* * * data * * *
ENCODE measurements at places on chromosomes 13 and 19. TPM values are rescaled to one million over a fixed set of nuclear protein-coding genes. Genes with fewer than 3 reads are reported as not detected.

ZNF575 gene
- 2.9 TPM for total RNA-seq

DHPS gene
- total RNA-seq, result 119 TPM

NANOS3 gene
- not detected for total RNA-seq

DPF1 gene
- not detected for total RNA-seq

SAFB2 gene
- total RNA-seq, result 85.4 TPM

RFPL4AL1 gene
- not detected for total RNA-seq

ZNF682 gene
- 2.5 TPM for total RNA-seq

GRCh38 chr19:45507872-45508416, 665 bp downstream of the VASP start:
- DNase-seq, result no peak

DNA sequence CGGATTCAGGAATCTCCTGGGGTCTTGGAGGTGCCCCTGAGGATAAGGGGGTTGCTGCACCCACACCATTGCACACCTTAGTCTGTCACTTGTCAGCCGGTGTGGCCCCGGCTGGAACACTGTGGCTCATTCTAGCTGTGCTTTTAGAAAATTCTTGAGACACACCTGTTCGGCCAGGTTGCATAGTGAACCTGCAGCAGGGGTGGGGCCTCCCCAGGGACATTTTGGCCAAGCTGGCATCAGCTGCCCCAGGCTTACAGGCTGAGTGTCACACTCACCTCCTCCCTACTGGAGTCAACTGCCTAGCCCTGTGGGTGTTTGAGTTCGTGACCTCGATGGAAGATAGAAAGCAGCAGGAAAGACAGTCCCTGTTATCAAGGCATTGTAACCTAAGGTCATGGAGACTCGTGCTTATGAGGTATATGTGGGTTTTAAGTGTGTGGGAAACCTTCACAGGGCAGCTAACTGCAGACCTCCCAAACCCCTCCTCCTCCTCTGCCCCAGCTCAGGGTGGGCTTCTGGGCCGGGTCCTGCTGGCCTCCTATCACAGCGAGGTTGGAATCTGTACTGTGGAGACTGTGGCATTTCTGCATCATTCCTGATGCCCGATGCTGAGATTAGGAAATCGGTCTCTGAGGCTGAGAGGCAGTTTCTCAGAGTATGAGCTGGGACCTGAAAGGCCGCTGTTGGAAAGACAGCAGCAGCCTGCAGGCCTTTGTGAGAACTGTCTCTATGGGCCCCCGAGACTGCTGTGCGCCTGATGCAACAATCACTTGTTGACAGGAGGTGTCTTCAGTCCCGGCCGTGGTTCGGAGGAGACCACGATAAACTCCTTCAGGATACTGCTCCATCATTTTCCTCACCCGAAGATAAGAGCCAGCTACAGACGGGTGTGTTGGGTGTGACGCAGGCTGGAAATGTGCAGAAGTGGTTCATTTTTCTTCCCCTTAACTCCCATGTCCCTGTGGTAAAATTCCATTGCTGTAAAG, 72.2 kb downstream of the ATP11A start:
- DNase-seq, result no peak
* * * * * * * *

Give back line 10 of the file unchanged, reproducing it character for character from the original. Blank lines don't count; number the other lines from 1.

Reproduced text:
SAFB2 gene